WEDNESDAY, June 9, 2021 (HealthDay News) — COVID-19 could be a much more expensive experience for folks who fall ill this year, thanks to the return of deductibles and copays, new research suggests.
Most folks who became gravely ill with COVID last year didn’t face crushing medical bills because nearly all insurance companies agreed to waive cost-sharing for coronavirus care during the height of the pandemic, explained Dr. Kao-Ping Chua, a health policy researcher and pediatrician at the University of Michigan.
But some people did get a big bill because their insurer refused to waive cost-sharing, and their debts provide a good idea of what many hospitalized COVID patients will have to pay this year, Chua said.
“We’ve had some really big insurers abandon their cost-sharing waivers this year,” Chua said. “Insurers seem to be acting like the pandemic is over, and we feel that it’s premature for them to be acting in that manner.”
Chua noted that as of last week, some 20,000 Americans were hospitalized for COVID even though there’s been a continuing decline in cases.
For this study, Chua and his colleagues reviewed claims data for multiple insurers across the United States, looking specifically for people who got a full bill for their COVID hospitalization.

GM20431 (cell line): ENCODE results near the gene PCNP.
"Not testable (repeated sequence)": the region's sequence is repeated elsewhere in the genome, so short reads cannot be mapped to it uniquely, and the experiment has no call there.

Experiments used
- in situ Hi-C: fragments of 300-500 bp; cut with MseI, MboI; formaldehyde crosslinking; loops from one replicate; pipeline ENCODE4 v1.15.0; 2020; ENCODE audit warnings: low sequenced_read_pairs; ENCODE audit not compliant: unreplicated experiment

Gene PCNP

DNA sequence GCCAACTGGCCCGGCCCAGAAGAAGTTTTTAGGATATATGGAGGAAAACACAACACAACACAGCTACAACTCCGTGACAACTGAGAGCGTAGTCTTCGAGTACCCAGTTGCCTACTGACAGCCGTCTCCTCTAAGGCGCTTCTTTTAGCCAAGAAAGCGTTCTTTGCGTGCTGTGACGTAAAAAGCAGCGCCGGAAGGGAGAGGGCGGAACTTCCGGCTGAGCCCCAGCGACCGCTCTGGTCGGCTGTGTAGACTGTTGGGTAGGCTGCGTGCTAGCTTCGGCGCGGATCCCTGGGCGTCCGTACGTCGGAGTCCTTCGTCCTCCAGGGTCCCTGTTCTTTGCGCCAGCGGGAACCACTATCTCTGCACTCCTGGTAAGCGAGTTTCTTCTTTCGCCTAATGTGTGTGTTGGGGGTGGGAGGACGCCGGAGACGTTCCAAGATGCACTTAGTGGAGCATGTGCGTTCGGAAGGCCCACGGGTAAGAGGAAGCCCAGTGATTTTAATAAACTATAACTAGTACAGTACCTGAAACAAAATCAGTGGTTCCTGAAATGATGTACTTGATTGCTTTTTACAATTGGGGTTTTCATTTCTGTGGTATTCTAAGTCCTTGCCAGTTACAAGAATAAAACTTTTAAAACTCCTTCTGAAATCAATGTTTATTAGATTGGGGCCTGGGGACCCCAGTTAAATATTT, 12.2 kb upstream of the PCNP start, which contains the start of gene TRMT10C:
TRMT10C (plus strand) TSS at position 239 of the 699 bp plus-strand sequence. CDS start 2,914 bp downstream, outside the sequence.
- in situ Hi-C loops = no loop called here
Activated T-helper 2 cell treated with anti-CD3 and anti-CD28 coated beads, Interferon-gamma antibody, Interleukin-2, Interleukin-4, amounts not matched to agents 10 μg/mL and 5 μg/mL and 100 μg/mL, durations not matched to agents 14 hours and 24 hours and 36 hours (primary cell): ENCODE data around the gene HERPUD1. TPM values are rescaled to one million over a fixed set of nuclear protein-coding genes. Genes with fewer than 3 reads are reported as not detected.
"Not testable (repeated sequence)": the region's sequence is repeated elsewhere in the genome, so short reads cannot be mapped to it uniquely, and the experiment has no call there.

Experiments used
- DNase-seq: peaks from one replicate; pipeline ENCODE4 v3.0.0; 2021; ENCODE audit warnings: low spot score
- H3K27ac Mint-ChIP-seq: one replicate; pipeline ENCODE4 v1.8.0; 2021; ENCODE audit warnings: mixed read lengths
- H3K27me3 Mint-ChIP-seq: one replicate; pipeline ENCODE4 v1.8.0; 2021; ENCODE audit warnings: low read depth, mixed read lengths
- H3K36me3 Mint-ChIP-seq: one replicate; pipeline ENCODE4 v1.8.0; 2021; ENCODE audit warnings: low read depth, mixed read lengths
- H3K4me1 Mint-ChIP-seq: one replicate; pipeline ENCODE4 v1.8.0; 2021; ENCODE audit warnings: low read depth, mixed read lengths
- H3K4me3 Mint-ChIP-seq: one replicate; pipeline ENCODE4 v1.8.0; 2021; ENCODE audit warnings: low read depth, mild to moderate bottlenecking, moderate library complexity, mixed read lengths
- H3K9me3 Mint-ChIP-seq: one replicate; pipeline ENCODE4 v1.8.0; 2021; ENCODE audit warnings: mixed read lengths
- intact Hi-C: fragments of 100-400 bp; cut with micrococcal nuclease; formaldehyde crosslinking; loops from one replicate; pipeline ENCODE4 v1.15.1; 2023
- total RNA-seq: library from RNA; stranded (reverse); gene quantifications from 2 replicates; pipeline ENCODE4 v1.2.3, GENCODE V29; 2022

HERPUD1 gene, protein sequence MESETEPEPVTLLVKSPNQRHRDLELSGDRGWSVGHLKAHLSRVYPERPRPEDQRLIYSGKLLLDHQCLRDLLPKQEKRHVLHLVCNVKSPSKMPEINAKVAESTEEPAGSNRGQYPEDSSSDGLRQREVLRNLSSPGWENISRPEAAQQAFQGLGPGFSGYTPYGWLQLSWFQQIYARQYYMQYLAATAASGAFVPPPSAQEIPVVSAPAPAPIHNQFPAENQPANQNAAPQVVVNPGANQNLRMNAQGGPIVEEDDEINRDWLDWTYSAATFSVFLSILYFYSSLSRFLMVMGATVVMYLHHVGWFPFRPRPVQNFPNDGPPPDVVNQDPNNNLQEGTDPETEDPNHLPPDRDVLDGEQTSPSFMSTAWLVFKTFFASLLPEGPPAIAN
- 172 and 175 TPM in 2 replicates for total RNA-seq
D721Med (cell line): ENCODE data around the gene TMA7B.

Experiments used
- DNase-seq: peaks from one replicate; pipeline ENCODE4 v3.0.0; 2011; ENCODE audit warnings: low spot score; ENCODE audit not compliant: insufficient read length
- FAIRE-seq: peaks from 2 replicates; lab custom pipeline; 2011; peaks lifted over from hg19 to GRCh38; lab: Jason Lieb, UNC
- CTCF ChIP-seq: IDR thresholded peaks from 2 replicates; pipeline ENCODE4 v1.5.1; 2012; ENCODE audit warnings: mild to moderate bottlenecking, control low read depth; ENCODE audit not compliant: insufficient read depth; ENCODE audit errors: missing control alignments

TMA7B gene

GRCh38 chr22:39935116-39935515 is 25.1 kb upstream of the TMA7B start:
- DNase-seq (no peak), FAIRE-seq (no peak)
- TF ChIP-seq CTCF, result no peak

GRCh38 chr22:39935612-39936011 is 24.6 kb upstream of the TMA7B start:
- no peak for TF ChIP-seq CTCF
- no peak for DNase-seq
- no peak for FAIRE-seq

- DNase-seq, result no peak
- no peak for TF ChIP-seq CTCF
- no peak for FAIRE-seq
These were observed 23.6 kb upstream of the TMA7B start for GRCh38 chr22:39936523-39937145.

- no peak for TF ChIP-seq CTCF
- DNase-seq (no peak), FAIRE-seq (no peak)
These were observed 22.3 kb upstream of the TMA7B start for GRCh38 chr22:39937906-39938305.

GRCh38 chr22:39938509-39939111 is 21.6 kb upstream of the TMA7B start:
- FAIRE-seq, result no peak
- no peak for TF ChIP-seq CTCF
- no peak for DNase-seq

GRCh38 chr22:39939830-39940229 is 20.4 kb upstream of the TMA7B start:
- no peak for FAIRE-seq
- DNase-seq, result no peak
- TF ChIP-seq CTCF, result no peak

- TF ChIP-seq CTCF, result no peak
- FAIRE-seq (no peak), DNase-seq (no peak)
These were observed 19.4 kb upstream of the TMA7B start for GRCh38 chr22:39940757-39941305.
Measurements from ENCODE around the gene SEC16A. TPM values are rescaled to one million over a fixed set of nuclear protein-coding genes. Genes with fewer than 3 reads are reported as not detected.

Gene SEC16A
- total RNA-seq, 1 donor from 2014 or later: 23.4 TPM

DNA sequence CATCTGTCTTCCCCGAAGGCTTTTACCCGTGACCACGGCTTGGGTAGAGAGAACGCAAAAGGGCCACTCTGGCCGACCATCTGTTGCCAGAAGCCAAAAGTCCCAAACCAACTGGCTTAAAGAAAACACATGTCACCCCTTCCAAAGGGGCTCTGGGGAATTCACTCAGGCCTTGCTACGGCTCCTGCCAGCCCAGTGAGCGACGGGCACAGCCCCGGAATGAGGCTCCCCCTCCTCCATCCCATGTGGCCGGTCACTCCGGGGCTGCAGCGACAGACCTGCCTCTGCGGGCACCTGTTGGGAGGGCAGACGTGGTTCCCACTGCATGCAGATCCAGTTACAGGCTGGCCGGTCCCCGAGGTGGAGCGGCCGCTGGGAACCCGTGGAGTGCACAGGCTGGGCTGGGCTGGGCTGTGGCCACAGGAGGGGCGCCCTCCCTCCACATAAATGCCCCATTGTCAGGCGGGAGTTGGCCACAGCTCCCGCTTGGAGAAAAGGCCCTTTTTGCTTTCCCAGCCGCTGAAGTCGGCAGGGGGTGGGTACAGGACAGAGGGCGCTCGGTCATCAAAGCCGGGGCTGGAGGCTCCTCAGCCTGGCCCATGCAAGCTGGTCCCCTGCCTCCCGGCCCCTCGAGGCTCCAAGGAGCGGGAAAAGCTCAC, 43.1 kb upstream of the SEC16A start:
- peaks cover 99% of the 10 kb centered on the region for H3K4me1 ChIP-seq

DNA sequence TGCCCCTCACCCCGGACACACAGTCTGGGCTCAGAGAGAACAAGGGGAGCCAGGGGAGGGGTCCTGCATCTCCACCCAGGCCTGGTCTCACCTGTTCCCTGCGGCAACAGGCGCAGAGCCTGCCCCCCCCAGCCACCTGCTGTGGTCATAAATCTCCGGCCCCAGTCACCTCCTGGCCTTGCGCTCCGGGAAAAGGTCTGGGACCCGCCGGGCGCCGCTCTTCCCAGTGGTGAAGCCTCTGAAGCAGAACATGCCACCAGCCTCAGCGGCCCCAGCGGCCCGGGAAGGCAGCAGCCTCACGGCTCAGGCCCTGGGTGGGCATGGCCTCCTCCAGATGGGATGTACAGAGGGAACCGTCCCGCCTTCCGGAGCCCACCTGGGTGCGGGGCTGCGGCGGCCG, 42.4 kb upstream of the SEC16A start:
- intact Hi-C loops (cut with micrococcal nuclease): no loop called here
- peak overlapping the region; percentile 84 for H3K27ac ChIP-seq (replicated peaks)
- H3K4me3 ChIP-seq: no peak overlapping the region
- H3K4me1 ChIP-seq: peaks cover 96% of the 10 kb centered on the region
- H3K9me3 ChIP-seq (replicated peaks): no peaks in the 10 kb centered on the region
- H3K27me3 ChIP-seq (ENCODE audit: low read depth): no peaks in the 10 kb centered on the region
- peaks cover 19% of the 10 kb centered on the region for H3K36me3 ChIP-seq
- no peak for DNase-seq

They identified more than 4,000 hospitalizations between March and September 2020 where it didn’t appear the insurer waived cost-sharing. These patients had to pay a share of all their care, from hospital room and board down to the doctors who saw them and the medications they received.
Folks who didn’t benefit from cost-sharing waivers wound up paying about $3,800, on average, out of pocket if they had private insurance and an average of $1,500 if they were covered by a Medicare Advantage plan, the data showed.
“Now that insurers are abandoning their cost-sharing waivers, that’s approximately what the bills might be for patients covered by plans that have chosen to do that,” Chua said.
By comparison, respiratory infections in the pre-COVID period from 2016 to 2019 resulted in average out-of-pocket spending for privately insured folks of $1,600 to $2,000, researchers said in background notes.